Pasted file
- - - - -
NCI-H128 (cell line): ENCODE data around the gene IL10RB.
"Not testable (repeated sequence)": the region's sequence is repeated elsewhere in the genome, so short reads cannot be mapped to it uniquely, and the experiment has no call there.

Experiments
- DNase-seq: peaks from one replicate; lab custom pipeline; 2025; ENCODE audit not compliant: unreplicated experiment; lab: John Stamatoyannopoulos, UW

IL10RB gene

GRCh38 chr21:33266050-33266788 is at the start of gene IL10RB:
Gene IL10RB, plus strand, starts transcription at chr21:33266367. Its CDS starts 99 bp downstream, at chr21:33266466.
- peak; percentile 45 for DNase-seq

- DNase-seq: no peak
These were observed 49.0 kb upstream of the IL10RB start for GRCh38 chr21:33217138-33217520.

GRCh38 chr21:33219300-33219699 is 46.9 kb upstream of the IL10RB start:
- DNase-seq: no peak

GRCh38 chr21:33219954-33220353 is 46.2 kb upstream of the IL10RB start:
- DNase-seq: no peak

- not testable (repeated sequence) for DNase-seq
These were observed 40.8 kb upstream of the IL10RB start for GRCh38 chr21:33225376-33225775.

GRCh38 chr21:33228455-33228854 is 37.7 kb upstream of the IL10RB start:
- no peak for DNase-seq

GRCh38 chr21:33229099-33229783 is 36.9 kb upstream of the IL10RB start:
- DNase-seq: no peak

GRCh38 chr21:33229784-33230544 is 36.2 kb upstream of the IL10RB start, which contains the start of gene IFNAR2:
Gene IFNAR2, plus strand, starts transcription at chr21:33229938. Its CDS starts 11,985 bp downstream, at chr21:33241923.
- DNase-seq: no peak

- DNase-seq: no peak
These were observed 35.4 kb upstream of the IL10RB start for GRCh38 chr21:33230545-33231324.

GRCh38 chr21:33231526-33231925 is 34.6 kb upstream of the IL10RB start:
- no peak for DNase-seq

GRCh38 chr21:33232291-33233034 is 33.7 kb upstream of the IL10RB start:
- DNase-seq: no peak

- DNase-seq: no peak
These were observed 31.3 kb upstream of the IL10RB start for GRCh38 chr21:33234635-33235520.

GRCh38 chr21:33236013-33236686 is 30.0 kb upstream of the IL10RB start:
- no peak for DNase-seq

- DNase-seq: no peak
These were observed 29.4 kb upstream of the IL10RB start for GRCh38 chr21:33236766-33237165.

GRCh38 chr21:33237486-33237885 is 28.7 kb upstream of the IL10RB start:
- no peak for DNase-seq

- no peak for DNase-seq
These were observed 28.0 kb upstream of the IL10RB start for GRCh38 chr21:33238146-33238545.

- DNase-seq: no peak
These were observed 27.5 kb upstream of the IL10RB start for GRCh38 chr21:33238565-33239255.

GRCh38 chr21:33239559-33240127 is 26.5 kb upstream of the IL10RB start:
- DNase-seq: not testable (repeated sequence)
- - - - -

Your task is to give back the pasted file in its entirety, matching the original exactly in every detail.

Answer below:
NCI-H128 (cell line): ENCODE data around the gene IL10RB.
"Not testable (repeated sequence)": the region's sequence is repeated elsewhere in the genome, so short reads cannot be mapped to it uniquely, and the experiment has no call there.

Experiments
- DNase-seq: peaks from one replicate; lab custom pipeline; 2025; ENCODE audit not compliant: unreplicated experiment; lab: John Stamatoyannopoulos, UW

IL10RB gene

GRCh38 chr21:33266050-33266788 is at the start of gene IL10RB:
Gene IL10RB, plus strand, starts transcription at chr21:33266367. Its CDS starts 99 bp downstream, at chr21:33266466.
- peak; percentile 45 for DNase-seq

- DNase-seq: no peak
These were observed 49.0 kb upstream of the IL10RB start for GRCh38 chr21:33217138-33217520.

GRCh38 chr21:33219300-33219699 is 46.9 kb upstream of the IL10RB start:
- DNase-seq: no peak

GRCh38 chr21:33219954-33220353 is 46.2 kb upstream of the IL10RB start:
- DNase-seq: no peak

- not testable (repeated sequence) for DNase-seq
These were observed 40.8 kb upstream of the IL10RB start for GRCh38 chr21:33225376-33225775.

GRCh38 chr21:33228455-33228854 is 37.7 kb upstream of the IL10RB start:
- no peak for DNase-seq

GRCh38 chr21:33229099-33229783 is 36.9 kb upstream of the IL10RB start:
- DNase-seq: no peak

GRCh38 chr21:33229784-33230544 is 36.2 kb upstream of the IL10RB start, which contains the start of gene IFNAR2:
Gene IFNAR2, plus strand, starts transcription at chr21:33229938. Its CDS starts 11,985 bp downstream, at chr21:33241923.
- DNase-seq: no peak

- DNase-seq: no peak
These were observed 35.4 kb upstream of the IL10RB start for GRCh38 chr21:33230545-33231324.

GRCh38 chr21:33231526-33231925 is 34.6 kb upstream of the IL10RB start:
- no peak for DNase-seq

GRCh38 chr21:33232291-33233034 is 33.7 kb upstream of the IL10RB start:
- DNase-seq: no peak

- DNase-seq: no peak
These were observed 31.3 kb upstream of the IL10RB start for GRCh38 chr21:33234635-33235520.

GRCh38 chr21:33236013-33236686 is 30.0 kb upstream of the IL10RB start:
- no peak for DNase-seq

- DNase-seq: no peak
These were observed 29.4 kb upstream of the IL10RB start for GRCh38 chr21:33236766-33237165.

GRCh38 chr21:33237486-33237885 is 28.7 kb upstream of the IL10RB start:
- no peak for DNase-seq

- no peak for DNase-seq
These were observed 28.0 kb upstream of the IL10RB start for GRCh38 chr21:33238146-33238545.

- DNase-seq: no peak
These were observed 27.5 kb upstream of the IL10RB start for GRCh38 chr21:33238565-33239255.

GRCh38 chr21:33239559-33240127 is 26.5 kb upstream of the IL10RB start:
- DNase-seq: not testable (repeated sequence)